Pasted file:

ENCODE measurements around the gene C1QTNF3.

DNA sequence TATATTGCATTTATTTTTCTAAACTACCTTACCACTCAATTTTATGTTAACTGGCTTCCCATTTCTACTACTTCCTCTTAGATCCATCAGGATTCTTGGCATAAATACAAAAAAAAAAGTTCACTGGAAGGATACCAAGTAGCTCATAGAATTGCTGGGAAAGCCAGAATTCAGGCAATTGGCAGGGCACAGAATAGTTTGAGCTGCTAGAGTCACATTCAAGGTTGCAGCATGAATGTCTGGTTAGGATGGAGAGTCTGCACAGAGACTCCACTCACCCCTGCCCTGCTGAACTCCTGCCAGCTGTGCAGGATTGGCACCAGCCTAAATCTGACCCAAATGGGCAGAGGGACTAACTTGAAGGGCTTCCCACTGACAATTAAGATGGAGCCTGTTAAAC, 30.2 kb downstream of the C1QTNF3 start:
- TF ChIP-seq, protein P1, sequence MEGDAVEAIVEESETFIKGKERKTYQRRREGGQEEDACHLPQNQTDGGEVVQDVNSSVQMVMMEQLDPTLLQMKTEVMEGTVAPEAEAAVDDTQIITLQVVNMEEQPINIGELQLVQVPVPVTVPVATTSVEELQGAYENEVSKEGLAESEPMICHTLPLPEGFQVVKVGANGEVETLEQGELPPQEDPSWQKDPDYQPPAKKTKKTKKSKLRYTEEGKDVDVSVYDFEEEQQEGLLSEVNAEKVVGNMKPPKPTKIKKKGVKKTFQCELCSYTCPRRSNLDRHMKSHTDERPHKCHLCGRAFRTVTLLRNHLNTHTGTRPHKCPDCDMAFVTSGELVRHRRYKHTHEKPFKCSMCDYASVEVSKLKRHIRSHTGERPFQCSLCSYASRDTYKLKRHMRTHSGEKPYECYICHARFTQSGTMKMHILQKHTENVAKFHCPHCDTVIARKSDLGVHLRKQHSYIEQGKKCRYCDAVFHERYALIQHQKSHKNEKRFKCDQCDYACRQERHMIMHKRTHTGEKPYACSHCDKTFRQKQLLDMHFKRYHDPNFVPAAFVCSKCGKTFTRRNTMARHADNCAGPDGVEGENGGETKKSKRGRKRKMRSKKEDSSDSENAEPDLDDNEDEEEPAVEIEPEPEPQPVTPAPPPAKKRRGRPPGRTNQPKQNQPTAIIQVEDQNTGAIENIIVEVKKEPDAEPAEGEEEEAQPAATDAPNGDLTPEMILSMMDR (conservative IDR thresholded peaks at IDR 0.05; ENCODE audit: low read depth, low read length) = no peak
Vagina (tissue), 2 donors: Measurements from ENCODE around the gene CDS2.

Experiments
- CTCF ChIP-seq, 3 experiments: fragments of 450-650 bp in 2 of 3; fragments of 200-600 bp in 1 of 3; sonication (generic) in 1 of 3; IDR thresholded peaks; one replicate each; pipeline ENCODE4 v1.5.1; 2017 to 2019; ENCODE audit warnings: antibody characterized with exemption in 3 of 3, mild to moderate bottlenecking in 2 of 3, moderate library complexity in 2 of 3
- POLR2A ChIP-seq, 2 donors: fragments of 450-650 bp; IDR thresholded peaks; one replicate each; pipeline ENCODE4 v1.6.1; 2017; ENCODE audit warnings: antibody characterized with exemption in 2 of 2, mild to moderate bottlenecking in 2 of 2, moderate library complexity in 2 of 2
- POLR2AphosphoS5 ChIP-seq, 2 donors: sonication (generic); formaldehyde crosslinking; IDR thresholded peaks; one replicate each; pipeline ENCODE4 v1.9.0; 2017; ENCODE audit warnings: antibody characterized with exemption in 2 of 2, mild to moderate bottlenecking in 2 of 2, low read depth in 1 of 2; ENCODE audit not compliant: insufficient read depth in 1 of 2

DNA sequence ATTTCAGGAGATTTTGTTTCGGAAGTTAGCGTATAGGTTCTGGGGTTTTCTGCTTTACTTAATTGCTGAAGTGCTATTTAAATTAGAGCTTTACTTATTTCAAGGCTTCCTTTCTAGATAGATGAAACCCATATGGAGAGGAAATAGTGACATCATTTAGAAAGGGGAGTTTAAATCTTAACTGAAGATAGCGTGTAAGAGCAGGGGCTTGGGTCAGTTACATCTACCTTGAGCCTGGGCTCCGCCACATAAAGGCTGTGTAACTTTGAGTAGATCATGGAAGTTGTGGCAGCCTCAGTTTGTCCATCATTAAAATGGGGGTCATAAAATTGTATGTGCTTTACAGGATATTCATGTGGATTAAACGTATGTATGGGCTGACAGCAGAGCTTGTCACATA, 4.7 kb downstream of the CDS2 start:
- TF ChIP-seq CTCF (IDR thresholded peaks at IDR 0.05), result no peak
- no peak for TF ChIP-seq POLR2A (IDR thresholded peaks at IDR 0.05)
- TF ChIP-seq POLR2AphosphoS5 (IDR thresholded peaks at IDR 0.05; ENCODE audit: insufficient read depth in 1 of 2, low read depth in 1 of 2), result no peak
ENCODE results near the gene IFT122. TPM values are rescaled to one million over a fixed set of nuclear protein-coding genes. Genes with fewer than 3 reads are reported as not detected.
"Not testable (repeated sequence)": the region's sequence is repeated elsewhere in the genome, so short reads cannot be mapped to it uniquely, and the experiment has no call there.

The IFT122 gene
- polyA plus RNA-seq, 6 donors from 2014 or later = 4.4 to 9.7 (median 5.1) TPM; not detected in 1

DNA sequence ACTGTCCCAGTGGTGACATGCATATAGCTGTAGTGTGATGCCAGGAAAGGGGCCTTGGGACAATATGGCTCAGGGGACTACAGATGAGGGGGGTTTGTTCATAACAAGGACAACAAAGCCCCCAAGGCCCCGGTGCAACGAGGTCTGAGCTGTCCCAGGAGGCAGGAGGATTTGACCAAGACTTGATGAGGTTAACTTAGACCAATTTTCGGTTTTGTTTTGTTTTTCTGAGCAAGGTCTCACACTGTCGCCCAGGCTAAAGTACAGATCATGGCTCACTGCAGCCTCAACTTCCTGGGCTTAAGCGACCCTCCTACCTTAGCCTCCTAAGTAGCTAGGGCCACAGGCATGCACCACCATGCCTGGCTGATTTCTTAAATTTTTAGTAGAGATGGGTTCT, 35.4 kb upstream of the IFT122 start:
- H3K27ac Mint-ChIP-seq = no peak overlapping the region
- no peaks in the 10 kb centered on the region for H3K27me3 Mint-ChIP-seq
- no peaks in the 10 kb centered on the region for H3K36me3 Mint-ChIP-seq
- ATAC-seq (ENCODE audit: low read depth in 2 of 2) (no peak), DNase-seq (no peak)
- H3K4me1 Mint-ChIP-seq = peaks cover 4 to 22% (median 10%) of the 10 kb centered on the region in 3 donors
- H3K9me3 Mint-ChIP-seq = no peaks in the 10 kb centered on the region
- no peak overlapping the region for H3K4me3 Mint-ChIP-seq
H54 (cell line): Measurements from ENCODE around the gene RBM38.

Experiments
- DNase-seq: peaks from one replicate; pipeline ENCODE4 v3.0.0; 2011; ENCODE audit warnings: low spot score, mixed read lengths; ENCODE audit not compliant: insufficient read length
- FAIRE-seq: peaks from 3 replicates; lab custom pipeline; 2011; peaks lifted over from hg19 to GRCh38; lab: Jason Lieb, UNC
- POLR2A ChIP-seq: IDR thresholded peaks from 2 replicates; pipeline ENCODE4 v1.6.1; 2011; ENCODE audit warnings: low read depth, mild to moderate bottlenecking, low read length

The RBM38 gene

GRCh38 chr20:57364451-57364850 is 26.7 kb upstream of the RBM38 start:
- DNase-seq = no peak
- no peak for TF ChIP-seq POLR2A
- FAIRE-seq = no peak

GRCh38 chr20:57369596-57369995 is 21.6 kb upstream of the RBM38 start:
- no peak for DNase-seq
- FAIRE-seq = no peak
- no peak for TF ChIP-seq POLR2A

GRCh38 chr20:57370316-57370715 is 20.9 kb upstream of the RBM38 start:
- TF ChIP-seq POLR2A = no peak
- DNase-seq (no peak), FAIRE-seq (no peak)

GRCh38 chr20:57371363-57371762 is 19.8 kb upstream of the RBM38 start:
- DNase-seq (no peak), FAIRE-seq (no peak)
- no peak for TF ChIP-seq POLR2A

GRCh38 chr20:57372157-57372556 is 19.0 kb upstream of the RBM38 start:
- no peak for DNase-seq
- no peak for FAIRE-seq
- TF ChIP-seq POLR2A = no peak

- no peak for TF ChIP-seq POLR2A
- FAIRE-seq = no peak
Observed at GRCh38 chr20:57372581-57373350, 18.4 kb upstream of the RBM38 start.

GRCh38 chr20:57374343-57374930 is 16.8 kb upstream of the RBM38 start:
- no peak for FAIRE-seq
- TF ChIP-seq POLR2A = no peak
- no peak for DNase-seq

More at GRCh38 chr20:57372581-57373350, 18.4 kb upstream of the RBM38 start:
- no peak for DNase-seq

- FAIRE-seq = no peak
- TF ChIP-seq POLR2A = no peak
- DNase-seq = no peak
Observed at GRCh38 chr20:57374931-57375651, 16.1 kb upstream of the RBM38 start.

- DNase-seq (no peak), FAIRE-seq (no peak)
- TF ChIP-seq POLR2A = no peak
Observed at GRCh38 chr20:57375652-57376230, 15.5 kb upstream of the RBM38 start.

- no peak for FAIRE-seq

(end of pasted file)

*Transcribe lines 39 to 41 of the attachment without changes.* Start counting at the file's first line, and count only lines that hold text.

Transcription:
GRCh38 chr20:57370316-57370715 is 20.9 kb upstream of the RBM38 start:
- TF ChIP-seq POLR2A = no peak
- DNase-seq (no peak), FAIRE-seq (no peak)